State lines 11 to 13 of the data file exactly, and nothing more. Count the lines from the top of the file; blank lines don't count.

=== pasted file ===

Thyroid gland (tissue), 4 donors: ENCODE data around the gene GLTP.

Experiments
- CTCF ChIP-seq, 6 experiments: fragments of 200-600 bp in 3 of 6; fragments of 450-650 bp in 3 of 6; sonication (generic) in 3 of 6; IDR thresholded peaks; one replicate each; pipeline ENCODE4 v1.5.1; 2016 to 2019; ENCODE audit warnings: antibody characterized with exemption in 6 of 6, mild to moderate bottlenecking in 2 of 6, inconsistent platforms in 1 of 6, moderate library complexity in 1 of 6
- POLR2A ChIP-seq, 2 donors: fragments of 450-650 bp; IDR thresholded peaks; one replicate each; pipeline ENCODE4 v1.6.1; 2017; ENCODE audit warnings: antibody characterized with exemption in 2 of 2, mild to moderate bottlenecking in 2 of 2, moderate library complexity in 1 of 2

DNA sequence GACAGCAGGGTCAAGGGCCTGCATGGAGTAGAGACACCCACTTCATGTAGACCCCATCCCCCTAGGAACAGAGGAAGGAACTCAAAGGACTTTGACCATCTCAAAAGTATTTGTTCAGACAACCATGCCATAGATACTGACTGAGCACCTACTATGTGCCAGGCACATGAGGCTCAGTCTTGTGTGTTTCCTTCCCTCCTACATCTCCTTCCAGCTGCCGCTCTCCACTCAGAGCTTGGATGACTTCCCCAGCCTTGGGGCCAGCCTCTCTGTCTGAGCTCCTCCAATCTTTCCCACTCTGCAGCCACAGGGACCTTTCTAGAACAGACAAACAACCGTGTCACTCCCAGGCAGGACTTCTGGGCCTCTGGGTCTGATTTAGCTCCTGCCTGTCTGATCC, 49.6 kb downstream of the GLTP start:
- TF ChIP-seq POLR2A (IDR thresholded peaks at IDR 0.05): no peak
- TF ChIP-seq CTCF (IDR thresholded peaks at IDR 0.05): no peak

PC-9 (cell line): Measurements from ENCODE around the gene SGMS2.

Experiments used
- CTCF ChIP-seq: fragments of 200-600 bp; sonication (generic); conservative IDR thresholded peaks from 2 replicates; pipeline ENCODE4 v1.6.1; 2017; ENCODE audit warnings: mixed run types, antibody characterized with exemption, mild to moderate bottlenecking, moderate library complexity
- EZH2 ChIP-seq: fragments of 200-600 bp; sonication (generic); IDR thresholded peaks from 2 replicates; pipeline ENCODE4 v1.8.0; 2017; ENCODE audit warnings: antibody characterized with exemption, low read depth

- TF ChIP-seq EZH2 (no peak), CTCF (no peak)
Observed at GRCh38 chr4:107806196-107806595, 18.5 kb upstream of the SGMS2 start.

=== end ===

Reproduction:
- EZH2 ChIP-seq: fragments of 200-600 bp; sonication (generic); IDR thresholded peaks from 2 replicates; pipeline ENCODE4 v1.8.0; 2017; ENCODE audit warnings: antibody characterized with exemption, low read depth

- TF ChIP-seq EZH2 (no peak), CTCF (no peak)
Observed at GRCh38 chr4:107806196-107806595, 18.5 kb upstream of the SGMS2 start.